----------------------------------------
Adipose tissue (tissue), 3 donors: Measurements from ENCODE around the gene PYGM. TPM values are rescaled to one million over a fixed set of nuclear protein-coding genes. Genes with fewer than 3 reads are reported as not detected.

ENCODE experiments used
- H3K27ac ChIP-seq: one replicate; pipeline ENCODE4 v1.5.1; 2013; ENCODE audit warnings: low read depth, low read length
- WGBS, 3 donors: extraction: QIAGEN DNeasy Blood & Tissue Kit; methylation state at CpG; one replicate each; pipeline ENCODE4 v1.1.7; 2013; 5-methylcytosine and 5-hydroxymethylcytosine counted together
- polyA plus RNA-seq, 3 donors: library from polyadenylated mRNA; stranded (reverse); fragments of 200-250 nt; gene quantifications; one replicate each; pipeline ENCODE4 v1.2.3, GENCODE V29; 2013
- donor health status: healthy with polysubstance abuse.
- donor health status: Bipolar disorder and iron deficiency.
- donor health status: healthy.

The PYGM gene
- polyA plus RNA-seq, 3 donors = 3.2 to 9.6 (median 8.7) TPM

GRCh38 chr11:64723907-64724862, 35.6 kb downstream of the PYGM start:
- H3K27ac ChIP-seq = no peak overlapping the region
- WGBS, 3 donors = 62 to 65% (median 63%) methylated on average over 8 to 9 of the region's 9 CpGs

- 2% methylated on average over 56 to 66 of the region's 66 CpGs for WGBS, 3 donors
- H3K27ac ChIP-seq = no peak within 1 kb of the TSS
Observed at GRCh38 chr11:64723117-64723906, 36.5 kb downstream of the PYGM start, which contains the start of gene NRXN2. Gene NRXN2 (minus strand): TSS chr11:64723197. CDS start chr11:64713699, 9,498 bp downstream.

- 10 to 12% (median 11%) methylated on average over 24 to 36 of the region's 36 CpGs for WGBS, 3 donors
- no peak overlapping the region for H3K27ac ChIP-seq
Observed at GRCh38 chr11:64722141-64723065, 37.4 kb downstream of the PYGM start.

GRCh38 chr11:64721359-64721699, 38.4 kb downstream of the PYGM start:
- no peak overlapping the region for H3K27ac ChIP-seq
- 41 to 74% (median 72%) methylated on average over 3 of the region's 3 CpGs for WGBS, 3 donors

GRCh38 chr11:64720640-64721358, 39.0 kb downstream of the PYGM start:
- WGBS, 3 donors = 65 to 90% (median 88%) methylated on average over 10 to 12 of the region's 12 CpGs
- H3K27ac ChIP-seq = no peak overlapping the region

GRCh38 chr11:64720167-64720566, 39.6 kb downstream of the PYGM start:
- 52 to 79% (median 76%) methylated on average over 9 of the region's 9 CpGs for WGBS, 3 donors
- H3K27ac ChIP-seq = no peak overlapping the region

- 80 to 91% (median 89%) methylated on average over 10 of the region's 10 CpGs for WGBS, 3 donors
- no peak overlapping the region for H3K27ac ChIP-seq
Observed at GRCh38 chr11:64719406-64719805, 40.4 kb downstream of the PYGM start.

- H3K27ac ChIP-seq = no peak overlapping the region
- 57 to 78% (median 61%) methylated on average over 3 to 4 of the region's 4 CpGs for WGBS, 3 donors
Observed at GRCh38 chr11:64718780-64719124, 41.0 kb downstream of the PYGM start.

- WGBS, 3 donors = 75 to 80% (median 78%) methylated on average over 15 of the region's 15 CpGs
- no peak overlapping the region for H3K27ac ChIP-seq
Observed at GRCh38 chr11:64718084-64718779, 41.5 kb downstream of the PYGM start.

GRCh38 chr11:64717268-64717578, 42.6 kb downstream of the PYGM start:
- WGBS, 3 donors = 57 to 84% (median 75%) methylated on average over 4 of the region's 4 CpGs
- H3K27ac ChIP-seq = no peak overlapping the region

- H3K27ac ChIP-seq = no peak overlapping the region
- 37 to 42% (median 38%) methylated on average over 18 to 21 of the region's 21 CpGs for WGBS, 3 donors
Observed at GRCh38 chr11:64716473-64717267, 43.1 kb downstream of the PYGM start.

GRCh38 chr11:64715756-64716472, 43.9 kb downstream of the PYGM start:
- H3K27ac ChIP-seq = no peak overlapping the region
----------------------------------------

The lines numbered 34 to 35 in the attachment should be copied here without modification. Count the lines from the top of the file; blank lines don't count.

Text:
Observed at GRCh38 chr11:64718780-64719124, 41.0 kb downstream of the PYGM start.

- WGBS, 3 donors = 75 to 80% (median 78%) methylated on average over 15 of the region's 15 CpGs